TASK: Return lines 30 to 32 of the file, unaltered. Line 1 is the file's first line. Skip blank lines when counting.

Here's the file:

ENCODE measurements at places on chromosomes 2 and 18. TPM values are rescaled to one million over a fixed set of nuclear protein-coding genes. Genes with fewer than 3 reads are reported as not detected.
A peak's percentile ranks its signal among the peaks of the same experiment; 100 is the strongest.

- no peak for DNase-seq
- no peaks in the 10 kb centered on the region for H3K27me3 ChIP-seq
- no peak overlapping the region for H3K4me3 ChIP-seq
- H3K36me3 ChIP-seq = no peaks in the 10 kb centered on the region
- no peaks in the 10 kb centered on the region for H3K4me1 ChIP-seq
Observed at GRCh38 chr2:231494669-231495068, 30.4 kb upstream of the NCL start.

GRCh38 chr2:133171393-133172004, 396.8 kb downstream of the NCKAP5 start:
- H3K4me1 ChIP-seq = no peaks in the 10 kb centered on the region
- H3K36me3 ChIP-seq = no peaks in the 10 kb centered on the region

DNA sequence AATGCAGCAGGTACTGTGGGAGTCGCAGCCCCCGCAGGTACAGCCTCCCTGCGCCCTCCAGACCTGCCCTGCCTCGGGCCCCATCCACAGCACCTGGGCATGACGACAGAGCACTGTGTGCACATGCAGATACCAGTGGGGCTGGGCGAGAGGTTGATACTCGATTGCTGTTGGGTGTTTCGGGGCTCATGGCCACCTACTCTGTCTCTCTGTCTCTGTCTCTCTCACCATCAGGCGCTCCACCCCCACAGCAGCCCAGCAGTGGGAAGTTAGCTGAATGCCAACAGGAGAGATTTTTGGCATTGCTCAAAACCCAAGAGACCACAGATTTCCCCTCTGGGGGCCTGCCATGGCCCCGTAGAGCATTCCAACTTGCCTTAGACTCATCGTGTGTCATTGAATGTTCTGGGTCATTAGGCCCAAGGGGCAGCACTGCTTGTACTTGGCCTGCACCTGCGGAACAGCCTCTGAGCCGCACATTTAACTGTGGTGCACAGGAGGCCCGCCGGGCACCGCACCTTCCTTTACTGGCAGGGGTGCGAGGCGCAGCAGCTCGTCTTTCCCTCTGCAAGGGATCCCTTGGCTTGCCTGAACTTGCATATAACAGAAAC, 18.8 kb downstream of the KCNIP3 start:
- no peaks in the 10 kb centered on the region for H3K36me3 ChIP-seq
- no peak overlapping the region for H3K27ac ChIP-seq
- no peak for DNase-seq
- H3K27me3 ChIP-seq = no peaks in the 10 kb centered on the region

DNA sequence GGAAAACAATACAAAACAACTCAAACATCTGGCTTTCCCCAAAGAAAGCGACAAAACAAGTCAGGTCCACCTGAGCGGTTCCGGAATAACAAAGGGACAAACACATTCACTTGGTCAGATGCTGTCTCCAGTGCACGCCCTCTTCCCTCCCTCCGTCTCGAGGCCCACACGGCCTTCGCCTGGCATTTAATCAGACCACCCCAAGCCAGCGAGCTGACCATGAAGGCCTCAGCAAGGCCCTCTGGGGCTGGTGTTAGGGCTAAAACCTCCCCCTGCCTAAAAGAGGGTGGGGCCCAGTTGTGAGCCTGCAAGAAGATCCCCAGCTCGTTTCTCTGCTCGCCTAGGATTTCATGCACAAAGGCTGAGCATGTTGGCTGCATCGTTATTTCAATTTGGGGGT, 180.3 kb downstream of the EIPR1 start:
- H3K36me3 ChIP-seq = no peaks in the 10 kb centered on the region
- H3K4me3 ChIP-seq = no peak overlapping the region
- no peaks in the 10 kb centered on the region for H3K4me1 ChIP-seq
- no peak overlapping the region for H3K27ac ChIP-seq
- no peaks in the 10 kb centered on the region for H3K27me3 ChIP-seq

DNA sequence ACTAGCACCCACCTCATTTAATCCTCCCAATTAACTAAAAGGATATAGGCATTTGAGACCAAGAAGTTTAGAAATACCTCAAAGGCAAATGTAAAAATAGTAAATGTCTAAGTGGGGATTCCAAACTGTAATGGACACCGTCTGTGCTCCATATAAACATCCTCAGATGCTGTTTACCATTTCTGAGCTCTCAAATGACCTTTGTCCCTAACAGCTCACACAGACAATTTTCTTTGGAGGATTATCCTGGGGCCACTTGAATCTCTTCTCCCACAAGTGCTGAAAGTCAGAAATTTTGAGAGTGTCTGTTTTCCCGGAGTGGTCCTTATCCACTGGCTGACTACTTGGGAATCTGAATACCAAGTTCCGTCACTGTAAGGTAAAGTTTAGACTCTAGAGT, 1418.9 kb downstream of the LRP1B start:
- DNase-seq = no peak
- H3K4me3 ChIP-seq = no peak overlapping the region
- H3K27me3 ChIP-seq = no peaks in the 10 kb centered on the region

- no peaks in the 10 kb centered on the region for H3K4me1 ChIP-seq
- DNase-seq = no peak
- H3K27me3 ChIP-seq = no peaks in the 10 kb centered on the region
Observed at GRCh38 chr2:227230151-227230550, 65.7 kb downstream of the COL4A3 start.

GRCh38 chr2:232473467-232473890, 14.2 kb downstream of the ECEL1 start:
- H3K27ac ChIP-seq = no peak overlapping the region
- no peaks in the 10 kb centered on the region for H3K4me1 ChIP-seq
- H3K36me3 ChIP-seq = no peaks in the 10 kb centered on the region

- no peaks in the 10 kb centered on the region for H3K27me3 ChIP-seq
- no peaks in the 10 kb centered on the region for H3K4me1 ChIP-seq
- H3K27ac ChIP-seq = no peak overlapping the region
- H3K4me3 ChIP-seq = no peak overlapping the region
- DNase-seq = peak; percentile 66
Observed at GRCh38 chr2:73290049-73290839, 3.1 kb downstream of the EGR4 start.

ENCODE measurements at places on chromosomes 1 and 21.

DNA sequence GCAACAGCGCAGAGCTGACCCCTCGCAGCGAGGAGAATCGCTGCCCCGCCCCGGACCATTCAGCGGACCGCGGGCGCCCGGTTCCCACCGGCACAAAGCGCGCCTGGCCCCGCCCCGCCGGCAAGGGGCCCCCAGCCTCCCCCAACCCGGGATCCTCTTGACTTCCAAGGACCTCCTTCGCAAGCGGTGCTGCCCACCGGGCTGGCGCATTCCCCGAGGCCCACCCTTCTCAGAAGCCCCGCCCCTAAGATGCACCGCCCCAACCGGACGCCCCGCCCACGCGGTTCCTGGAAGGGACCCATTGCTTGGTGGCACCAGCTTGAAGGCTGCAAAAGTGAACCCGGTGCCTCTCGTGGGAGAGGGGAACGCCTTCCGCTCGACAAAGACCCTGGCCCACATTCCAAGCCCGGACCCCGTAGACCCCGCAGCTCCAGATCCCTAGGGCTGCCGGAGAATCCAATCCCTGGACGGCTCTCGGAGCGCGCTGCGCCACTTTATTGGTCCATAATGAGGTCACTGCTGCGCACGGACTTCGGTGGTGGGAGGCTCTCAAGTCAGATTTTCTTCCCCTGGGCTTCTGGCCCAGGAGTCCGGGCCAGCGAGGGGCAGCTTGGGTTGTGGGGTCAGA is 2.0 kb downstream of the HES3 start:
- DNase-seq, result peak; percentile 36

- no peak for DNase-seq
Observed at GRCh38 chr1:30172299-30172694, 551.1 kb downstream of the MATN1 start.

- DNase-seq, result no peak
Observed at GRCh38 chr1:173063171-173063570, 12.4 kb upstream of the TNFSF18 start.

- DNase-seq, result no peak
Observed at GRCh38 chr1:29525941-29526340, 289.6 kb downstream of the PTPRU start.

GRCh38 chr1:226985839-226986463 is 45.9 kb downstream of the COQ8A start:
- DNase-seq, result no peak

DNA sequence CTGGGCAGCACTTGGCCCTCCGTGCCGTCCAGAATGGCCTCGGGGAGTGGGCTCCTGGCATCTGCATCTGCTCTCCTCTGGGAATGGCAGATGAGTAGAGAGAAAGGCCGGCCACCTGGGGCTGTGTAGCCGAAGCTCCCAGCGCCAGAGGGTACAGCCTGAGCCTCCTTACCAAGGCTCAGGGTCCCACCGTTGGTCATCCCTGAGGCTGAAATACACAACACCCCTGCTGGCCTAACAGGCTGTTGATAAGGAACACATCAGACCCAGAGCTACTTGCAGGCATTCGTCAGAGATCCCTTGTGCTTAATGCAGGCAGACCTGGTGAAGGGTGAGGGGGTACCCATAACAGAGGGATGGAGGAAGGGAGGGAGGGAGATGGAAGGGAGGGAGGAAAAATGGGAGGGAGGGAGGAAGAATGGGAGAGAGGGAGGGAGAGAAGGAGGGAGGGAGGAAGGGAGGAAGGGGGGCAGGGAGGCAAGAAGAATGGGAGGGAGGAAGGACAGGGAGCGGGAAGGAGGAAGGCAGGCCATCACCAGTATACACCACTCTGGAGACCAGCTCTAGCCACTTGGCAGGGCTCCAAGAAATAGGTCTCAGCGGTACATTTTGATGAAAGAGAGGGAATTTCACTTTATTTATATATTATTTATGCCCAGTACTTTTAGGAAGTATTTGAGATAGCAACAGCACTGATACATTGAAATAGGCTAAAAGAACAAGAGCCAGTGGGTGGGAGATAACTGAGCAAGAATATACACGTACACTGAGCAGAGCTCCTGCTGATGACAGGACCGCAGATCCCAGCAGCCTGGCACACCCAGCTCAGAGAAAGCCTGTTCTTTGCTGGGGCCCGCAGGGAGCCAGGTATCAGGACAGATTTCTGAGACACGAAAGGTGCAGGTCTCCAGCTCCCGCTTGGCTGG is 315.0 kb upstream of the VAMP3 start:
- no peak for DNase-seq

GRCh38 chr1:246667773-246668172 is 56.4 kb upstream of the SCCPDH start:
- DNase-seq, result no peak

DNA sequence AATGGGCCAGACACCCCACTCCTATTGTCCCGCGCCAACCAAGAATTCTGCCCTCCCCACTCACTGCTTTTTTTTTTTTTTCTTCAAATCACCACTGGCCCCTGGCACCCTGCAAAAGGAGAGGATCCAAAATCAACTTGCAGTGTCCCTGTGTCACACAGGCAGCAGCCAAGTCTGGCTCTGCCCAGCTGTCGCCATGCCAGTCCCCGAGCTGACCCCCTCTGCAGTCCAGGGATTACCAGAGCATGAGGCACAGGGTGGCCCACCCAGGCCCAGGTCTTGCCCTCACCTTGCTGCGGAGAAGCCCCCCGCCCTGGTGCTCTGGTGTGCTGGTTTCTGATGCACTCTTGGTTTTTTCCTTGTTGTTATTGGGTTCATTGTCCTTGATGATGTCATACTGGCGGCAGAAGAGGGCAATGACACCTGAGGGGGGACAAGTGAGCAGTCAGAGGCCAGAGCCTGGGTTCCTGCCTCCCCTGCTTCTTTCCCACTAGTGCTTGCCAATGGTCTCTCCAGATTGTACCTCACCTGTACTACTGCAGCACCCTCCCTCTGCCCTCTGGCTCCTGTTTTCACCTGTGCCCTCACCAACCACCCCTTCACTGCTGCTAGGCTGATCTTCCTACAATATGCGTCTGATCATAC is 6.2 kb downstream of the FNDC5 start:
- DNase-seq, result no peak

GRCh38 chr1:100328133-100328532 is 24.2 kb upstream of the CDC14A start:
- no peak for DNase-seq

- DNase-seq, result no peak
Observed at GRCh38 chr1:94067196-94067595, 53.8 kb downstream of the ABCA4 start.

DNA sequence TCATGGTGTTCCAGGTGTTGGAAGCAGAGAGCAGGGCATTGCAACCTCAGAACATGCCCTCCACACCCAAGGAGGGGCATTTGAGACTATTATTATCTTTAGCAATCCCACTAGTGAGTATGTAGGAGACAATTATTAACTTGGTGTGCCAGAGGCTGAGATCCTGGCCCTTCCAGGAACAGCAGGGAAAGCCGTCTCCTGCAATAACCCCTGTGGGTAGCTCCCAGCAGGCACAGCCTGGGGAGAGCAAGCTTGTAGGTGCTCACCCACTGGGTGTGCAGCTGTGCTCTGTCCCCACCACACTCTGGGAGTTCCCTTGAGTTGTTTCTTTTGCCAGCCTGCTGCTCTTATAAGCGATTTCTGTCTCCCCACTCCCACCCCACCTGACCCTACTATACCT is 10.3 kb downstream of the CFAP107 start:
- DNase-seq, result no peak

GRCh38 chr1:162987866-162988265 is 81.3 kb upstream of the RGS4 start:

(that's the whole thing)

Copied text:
Observed at GRCh38 chr2:227230151-227230550, 65.7 kb downstream of the COL4A3 start.

GRCh38 chr2:232473467-232473890, 14.2 kb downstream of the ECEL1 start:
- H3K27ac ChIP-seq = no peak overlapping the region